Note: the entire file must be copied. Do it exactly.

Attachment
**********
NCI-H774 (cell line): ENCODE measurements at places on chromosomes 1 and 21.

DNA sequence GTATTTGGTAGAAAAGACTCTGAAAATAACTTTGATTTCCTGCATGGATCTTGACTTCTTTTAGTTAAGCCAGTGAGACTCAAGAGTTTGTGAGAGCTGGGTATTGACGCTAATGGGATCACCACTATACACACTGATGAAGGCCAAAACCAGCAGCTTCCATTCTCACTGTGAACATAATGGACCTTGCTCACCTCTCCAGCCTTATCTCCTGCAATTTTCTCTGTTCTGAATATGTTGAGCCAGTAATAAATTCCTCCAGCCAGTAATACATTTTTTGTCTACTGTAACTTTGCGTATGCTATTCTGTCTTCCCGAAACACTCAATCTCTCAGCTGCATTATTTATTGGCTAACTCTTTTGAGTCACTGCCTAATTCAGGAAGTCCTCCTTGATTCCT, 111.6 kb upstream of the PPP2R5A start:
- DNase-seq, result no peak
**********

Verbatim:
NCI-H774 (cell line): ENCODE measurements at places on chromosomes 1 and 21.

DNA sequence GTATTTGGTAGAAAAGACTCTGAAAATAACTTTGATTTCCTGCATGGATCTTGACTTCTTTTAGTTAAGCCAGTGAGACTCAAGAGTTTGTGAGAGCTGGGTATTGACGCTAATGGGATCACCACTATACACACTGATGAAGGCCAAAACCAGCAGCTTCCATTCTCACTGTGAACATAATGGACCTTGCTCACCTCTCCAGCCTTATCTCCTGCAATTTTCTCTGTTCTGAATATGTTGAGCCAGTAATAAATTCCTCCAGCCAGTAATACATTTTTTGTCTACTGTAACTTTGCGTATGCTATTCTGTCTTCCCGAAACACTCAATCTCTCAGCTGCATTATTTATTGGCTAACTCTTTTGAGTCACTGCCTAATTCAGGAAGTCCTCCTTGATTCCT, 111.6 kb upstream of the PPP2R5A start:
- DNase-seq, result no peak